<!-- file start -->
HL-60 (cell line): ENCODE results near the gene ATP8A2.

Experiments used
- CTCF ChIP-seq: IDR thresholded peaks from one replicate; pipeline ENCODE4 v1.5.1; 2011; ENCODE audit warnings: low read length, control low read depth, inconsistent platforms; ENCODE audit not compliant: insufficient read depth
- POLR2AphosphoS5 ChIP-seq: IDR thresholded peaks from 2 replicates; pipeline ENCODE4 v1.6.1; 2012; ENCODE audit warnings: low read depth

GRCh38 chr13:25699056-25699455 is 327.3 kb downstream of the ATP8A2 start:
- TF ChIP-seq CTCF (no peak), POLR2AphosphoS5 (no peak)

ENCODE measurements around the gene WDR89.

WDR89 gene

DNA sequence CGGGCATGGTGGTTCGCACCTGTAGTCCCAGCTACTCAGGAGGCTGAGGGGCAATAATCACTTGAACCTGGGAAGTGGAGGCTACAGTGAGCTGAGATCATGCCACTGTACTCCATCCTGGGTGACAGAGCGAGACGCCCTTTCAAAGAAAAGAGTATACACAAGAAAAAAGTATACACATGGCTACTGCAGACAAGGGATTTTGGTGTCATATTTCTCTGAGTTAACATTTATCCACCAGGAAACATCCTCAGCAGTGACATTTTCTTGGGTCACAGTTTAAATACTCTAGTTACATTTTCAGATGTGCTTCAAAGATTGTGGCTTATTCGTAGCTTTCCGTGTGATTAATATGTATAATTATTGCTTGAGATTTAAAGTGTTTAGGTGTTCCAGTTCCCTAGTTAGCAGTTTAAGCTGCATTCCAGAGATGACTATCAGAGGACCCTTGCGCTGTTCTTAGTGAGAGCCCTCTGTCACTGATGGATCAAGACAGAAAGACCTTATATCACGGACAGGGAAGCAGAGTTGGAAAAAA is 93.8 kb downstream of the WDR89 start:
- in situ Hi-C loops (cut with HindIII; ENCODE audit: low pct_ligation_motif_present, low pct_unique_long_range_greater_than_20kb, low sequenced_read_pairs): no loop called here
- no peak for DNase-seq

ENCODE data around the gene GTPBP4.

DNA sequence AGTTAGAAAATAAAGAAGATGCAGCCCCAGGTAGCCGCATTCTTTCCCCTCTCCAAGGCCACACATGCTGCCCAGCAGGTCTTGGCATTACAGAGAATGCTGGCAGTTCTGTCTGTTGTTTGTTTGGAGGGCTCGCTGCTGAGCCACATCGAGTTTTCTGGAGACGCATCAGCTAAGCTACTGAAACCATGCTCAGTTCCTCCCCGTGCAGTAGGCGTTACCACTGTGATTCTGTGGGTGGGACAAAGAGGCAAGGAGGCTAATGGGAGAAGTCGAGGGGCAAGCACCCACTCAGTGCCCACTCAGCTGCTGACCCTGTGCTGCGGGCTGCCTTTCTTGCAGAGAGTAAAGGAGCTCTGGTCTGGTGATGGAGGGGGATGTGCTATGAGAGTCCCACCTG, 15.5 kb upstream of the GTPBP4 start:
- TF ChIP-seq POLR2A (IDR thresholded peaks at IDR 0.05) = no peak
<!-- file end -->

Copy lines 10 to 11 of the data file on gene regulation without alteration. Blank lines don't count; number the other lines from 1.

- in situ Hi-C loops (cut with HindIII; ENCODE audit: low pct_ligation_motif_present, low pct_unique_long_range_greater_than_20kb, low sequenced_read_pairs): no loop called here
- no peak for DNase-seq